Sometimes progress is not progress.


 Shiny New Bank


I guess it’s progress and technology
I should thank
For this refurbished, shiny
And soulless new Bank
Not a teller to be seen
Just a daunting collection
Of uninviting, unfriendly 
Computer screens.
Customers walk in
But they don't know what to do
How do you form a queue
For machines that don't acknowledge you,
But when your turn comes
Everyone is watching
Waiting for a mistake
You're certain to look a fool,
So it's pointless trying to be cool
Those distressed electronic beeps
Will draw heaps of unwanted ridicule.
OK so HQ want less staff...
More money for the bonus pool
But the day I went in
There was chaos and confusion everywhere
The computers were having the last laugh
They were almost human 
And had learnt the trick
That when it's Saturday morning...
You ring in sick.

Copyright © Peter Wheeler 2016


All Rights Reserved.









This poem is one of 65 from my new collection entitled

'A Message to Father Time'


Visit my Author Page for more details

Thank you for visiting the blog.

Thursday, 19 July 2018

Hot Hatch

 Women tend to give their cars names, as if they were pets, but men, when they get the car of their dreams treat it more like a mistress. I wrote this poem about a Vauxhall SRi, which at the time was a hot, hot motor. It was my favourite ever company car and the poem recalls the day it was delivered to me.


Hot Hatch


Registration number C43 GND
You'll never know how happy you made me
You were made from metal
Cold-hearted, but beautiful
And you gave me everything a man could want
Amazing torque 
With the speed of a hawk.

You were waiting for me, 
Hanging around in the street
And when I first saw your body
So aerodynamic and sleek
In its gleaming metallic light blue
I instantly knew
That I was in love with you.

And when I came to pick you up
You had two wheels on the pavement
A raunchy, teasing angle
So I just couldn't wait
To grab your keys and penetrate  
Your lush interior space
Then drive you back to my place.


Copyright © Peter Wheeler 2016

All Rights Reserved.





This poem is included in my new collection of 65 poems entitled

'A Message to Father Time'





If you would like more information on how to get a download of my new collection on your PC/Laptop/Kindle, or obtain a paperback version, click here.








Thursday, 11 August 2016

My Brewery Salesman Years

The source of some of my poems relates back to my mid-twenties when I worked as a salesman for a large UK Brewer.
I had just moved to London and when this job came up it seemed an ideal way to get to know the city (and of course its watering holes), the post came with a company car and generous expenses so I took it.
My territory was mainly all the SW postal districts of London, from the Kings Road in Chelsea down to Wimbledon and some plush suburbs like Surbiton and Esher.
In those days the pubs were restricted on trading hours so they would open around 11am and close at 3pm, before opening again around 6pm in the evening.
This left myself and my three colleagues in London with nothing to do in the interim (we had to do evening calls as well).
However, all laws have loopholes including the then UK Licencing ones, so hotel bars and private clubs were allowed to trade all day, which led us to having afternoon meetings at the 'Pavilion Tennis Club' in Neasden, a private drinking club owned by 'diamond geezer' Les.
It was impossible to play tennis there, but this was irrelevant, the bar was always open and had an eclectic mix of customers, mainly male and mainly 'dodgy'.
I took some friends there one evening and the experience led me to write 'Pavilion Tennis Club', a poem currently on my blog, which gives more detail about this amazing club.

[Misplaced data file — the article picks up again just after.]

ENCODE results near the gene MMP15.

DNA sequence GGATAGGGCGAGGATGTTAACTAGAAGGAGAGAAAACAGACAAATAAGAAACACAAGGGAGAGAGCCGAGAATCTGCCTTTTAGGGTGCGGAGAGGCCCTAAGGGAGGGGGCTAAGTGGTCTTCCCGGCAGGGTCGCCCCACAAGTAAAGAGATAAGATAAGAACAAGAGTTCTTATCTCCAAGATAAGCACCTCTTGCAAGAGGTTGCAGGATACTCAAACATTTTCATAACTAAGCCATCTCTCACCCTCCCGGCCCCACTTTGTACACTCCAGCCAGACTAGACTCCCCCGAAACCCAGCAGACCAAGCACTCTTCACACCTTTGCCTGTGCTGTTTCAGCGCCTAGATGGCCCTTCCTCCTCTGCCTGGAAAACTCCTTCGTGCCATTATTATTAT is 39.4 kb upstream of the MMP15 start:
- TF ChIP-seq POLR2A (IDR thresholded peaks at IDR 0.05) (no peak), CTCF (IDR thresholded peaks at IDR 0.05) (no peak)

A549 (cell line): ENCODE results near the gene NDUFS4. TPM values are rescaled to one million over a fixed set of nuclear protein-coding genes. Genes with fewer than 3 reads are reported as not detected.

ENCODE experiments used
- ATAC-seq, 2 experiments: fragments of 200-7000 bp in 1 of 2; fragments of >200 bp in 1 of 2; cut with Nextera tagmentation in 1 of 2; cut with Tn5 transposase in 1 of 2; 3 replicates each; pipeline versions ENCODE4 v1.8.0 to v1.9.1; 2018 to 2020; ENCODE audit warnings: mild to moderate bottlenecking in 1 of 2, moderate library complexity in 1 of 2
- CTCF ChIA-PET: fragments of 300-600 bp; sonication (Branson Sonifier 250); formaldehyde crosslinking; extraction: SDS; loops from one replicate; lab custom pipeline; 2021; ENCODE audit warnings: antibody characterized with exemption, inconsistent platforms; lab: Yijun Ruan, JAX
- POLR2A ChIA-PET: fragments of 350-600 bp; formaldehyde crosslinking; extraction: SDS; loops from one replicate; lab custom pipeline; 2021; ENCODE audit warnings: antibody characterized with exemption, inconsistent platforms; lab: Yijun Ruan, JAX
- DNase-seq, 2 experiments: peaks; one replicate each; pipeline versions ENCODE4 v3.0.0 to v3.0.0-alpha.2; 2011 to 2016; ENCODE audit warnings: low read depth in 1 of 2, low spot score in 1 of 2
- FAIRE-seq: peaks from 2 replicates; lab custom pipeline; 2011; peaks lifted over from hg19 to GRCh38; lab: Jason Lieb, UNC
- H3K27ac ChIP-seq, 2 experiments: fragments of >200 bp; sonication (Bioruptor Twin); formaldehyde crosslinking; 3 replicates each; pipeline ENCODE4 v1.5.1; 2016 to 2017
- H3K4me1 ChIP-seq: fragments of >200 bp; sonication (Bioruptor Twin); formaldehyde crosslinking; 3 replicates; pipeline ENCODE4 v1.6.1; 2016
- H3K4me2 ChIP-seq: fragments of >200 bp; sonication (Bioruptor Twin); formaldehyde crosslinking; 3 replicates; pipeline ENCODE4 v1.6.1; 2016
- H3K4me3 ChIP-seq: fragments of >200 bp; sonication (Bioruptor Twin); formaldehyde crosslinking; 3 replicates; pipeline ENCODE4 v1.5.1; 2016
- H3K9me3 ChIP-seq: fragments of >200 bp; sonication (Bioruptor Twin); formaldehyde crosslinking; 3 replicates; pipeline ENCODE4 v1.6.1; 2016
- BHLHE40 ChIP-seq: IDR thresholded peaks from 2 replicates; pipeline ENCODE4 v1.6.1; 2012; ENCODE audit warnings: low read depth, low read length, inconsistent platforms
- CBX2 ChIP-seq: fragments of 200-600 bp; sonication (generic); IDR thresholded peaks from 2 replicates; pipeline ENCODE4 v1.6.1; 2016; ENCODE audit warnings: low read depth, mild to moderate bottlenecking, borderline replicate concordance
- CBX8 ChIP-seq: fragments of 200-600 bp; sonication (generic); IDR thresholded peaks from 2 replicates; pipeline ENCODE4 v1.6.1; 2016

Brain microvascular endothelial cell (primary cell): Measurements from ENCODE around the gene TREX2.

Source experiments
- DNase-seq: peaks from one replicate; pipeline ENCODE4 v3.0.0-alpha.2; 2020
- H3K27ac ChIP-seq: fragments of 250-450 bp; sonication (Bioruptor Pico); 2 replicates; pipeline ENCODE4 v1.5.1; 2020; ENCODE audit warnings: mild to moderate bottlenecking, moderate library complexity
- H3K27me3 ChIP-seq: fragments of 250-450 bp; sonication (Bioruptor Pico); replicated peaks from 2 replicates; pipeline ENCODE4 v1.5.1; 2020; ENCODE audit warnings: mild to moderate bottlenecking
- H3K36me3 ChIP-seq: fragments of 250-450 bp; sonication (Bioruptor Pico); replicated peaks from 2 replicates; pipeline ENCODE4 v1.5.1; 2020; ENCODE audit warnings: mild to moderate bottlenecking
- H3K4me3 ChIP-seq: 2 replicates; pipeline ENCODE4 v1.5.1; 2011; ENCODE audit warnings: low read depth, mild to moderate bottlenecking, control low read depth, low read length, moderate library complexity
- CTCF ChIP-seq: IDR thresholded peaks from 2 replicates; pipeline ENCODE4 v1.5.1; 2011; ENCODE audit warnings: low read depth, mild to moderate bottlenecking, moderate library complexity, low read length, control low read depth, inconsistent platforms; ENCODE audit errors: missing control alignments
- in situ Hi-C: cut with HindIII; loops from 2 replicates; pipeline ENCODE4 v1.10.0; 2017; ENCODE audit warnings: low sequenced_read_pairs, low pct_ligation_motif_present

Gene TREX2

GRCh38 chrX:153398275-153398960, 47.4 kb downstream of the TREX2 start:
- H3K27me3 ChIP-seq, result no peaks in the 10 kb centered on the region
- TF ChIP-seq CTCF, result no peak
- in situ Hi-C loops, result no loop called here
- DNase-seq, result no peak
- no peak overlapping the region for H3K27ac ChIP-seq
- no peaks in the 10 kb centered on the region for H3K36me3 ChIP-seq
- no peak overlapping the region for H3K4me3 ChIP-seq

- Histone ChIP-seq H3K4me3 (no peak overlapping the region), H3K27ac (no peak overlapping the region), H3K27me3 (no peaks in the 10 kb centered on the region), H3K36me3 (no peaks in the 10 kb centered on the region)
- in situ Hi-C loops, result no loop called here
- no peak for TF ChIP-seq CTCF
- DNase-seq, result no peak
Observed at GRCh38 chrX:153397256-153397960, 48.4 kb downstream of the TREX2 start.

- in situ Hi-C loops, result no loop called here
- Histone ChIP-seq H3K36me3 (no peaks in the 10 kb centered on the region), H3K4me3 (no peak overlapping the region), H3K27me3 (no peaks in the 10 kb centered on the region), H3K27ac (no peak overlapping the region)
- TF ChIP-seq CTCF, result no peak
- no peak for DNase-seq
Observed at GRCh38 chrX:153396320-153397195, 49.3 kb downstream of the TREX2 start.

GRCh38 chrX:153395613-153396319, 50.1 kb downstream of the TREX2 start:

The best part of my new job however, was covering the Wimbledon Tennis Tournament.
I had to attend all day every day throughout the fortnight and do two circuits of every bar on their premises and phone through all their drinks orders, tough, but someone had to do it.
It came with an 'Access all Areas' pass and a badge allowing my car to enter via the main gates (priceless!). 
I was amazed to discover that the Centre Court was hollow underneath and used as a store, mainly for our beer, so we built a pub bar down there out of beer crates, complete with a dart board and draught beer on a pump, so while you might have been watching a 'duel in the sun' between two great tennis players, I could have been underneath playing darts.
The experience led me to write 'Wimbledon or SW19' a poem contrasting the gentility of the tennis with the gladiatorial approach of the now defunct Wimbledon FC Football Club, which is in my new collection of poems entitled:

                                          'A Message to Father Time'

I will do a video blog shortly and explain other sources of inspirations for my poetry, but meanwhile thank you for taking the time to read this blog.  

  

Pavilion Tennis Club

My blog about the years I spent as a brewery salesman explains the background to this poem, I hope you enjoy it.

Pavilion Tennis Club    


Poor old Neasden, butt of silly jokes
Spliced in two by the North Circular Road
What could ever make you famous?
It should have been your tennis club
Frequented by people just slightly below
The top social strata who neigh "helloos".

Queen's Club is for the privileged few
But the Pavilion was for anyone who
Wanted to drink all day
Enjoying cabaret, performed by a transvestite
Miming to records by his icon Shirley
Could Simon Cowell make his night?
No, it was thirty years too early.

This poor male artist was wearing a thong
So tight…that even a ball boy might
Think twice about retrieval.
He was changing in full view
Not yet a pretty sight
But my party all saw
Enough to pay a quid each at the door.

Les, the owner and 'mine host' collected the dosh
His charge for this artistic coup
And possibly a reward to
The performer who
Might blow him away,
As well as the audience
When the public performance was through

There are subtle differences between
Queen's and The Pavilion
The latter had only one tennis court
And the chances of playing on it were nought
Due to the presence of a massive tree
Whose trunk was where the net should be.

But c’mon,
Where would you have had the most fun! 



Copyright © Peter Wheeler 2016

All Rights Reserved.





If you would like to read more of my poems, I have just published a new collection entitled:



'A Message to Father Time'




This includes 65 poems written over the last three years covering many topics and usually with my ironic sense of humour added to give food for thought.



You can click Author Page to find out more details.

Thank You for visiting the blog.